RE: Auto Complete Password Caching

From: Andrew Wordsworth (awordsworth@armorgroup.com)
Date: 06/27/02


From: Andrew Wordsworth <awordsworth@armorgroup.com>
To: 'Mark Medici' <mark@dbma.com>, security-basics@securityfocus.com
Date: Thu, 27 Jun 2002 09:19:58 +0100

Where software licenses differ is that there is an act of acceptance opening
the wrap clicking the button. Courts have generally accepted that that is
sufficient.

Email footers on the other hand can impose no obligation on the recipient
intended or unintended. They are part of that weird corporate culture.
"being seen to be doing something". A footer can point something out and
inform but it cant command.

Andrew

-----Original Message-----
From: Mark Medici [mailto:mark@dbma.com]
Sent: 26 June 2002 15:12
To: Burton M. Strauss III; security-basics@securityfocus.com
Cc: Nicholas.McKenzie@ernstyoung.com.au; Cameron Turner
Subject: RE: Auto Complete Password Caching

Burton wrote:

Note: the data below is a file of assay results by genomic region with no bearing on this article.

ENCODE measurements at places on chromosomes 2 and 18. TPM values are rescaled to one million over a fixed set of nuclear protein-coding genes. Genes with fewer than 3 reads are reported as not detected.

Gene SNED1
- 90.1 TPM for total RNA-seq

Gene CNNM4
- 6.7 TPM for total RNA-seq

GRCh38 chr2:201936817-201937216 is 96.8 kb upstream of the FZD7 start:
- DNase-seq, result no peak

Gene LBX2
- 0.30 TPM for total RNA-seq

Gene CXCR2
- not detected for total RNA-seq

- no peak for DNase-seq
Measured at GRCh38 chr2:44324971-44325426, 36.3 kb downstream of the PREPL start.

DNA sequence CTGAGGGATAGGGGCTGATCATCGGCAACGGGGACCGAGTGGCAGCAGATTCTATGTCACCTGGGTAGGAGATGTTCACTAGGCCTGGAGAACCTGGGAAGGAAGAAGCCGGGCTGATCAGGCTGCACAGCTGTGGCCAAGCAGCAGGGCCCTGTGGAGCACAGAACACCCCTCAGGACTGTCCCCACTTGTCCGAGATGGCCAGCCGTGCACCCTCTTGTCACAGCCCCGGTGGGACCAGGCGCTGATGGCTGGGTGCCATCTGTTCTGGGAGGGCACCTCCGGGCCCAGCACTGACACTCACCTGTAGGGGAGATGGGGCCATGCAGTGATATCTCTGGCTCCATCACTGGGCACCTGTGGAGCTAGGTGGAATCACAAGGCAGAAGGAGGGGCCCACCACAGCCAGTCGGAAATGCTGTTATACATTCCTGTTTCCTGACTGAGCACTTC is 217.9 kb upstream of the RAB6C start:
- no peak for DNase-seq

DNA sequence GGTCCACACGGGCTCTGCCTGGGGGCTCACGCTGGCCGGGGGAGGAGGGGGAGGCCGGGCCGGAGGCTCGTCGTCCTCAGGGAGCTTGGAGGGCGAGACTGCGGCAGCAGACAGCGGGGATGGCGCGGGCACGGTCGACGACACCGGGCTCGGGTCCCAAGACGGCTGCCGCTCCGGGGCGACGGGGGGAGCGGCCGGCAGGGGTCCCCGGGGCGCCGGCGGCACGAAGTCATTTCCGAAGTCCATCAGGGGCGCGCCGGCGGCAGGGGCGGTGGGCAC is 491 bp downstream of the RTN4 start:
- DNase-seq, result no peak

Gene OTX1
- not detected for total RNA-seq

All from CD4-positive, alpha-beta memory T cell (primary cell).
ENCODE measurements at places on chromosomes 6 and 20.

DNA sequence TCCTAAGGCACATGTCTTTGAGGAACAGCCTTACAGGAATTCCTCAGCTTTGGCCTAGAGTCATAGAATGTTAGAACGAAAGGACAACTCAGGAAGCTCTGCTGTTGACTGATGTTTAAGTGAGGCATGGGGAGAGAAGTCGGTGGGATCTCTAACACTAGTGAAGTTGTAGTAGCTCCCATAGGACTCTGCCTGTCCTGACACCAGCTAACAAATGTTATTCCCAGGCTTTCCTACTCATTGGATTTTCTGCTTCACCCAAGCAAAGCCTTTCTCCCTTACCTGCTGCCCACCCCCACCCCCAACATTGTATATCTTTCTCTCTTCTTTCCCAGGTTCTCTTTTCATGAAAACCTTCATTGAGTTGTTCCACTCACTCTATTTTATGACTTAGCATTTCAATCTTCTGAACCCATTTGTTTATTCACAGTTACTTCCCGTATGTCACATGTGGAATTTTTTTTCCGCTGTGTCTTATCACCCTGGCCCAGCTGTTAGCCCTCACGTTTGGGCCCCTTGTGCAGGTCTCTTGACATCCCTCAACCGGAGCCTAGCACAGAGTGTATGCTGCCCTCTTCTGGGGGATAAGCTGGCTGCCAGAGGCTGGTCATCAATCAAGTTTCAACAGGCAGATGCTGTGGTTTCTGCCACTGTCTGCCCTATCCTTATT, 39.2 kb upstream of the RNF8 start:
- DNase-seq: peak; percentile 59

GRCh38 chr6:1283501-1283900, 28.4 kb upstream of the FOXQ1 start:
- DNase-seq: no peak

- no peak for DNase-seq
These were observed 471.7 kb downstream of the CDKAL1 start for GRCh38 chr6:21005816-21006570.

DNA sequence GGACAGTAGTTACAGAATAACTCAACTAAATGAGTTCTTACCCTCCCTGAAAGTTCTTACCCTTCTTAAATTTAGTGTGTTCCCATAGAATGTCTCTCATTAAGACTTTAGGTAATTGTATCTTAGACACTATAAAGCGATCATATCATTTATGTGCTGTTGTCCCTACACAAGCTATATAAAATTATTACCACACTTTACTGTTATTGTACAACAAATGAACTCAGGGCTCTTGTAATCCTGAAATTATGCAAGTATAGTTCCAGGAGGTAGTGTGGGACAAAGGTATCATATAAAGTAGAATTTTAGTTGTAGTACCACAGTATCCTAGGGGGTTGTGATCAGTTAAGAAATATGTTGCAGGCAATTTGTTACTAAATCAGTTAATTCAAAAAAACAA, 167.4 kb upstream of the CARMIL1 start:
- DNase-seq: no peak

> I can't imagine that these disclaimers would hold up. At best, these
> disclaimers seem to be an offer, in the contract law sense.
> But the essence
> of contract law is two (or more) parties of reasonably equal
> ability to
> contract and an agreement (with evidence, such as action
> according to the
> contract or signatures).

What about Software Licenses? Does the licensee have a "reasonably equal
ability" to modify the terms of the contract? No, it's a "take it or leave
it" situation. Perhaps the same logic applies to the disclaimer: If you
don't agree, send-back or delete the email.

Personally, I think you're right and that these disclaimers are just silly
(bordering on arrogant) and unenforceable. But I feel the same about most
software licenses, and somehow they manage to persist.



Relevant Pages

  • RE: Auto Complete Password Caching
    ... Where software licenses differ is that there is an act of acceptance opening ... > disclaimers seem to be an offer, in the contract law sense. ...
    (Security-Basics)
  • Re: just SCO but look at FSF....
    ... hammer out a business contract, that allows me to use your software, ... Have you read License 6, EULA, GPL, LGPL, BSD ... software licenses are probably the most common legal ... code scribbled by IBM and others based upon their Unix source license. ...
    (comp.unix.sco.misc)